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Are Nebraska Vital Records Open to the Public?

Per the Nebraska Administrative Code, certified copies of vital records are open to the person named on the record, immediate family members, and authorized legal representatives. Likewise, persons who can demonstrate a tangible interest in the vital record can obtain informational copies of vital records once the statutory period of confidentiality expires.

 

What Information Do I Need to Search for Nebraska Vital Records Online? 

Persons performing a vital record search must know the necessary details to facilitate the search. These include: 

  • Full name of the person named on the record
  • The date of the life event
  • The location of the life event
  • The father’s name (if applicable)
  • The mother’s maiden name (if applicable)

Besides the aforementioned details, the record custodian will also need to provide a reason for requesting the vital record as well as proof of relationship to the person named on the vital record. The Nebraska Department of Health & Human Services (DHHS) is the record custodian for vital records and maintains certified copies of these records as far back as 1904.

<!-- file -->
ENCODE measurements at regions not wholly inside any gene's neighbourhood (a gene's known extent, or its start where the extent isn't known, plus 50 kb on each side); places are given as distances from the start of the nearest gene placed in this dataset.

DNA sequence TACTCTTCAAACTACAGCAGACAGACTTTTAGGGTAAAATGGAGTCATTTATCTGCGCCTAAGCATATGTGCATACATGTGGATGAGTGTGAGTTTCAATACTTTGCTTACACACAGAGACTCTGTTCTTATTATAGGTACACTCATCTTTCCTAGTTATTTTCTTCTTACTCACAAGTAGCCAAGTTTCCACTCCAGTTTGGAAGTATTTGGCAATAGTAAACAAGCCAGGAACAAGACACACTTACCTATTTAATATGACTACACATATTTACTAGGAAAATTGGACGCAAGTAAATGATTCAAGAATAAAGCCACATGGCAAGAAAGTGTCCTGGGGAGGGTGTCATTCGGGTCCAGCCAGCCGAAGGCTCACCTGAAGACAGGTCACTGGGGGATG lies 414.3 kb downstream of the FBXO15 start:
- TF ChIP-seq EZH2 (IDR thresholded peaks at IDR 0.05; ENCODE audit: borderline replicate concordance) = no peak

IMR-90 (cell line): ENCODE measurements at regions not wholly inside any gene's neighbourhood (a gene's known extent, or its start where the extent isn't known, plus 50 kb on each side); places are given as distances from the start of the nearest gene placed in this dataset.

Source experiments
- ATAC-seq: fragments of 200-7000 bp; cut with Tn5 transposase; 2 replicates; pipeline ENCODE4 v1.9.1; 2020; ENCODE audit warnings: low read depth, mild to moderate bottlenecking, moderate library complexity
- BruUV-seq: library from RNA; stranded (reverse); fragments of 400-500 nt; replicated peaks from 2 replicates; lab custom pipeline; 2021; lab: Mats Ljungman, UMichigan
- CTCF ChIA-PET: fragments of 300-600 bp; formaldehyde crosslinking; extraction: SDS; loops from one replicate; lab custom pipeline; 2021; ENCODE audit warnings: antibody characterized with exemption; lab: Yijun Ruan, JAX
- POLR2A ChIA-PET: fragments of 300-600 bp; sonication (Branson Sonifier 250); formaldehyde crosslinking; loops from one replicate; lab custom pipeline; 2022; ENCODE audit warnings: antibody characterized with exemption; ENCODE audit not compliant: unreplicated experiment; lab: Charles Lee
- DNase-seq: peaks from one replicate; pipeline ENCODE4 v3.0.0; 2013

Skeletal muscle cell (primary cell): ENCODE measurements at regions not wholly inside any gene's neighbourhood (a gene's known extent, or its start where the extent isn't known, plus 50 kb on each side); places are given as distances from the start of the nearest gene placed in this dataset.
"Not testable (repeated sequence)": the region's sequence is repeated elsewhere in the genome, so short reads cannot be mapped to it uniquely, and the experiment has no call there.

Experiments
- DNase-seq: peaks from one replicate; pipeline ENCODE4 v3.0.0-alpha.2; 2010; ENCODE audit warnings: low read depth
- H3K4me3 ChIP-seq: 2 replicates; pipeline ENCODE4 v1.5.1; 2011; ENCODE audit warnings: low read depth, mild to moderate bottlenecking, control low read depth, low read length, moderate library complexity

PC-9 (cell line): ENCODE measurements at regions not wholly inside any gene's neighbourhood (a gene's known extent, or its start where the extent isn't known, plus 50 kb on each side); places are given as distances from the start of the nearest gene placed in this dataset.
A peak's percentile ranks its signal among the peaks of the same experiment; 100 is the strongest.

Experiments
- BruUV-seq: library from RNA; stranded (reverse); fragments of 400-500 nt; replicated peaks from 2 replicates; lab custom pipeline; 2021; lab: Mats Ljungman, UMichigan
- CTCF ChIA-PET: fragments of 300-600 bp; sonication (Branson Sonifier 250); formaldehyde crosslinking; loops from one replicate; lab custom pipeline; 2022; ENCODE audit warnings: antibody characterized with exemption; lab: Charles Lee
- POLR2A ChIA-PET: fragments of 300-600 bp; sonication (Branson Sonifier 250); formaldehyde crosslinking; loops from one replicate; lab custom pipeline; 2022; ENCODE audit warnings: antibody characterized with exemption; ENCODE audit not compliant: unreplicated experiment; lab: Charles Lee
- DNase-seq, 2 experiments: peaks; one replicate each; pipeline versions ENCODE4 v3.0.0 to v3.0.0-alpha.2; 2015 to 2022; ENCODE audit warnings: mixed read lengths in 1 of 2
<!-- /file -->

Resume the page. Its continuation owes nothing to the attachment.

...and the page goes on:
How Do I Obtain Nebraska Vital Records?

To obtain vital records in Nebraska, the requester will need to provide adequate details, relevant identity documents, as well as payment for the search and copying fees. The requester must submit these to the Office of Vital Records along with the application form.

Publicly available vital records are also managed and disseminated by some third-party aggregate sites. These sites are generally not limited by geographical record availability and may serve as a reliable jump-off point when researching specific or multiple records. However, third-party sites are not government-sponsored. As such, record availability may differ from official channels. To find a record using the search engines on third party sites, the requesting party will be required to provide: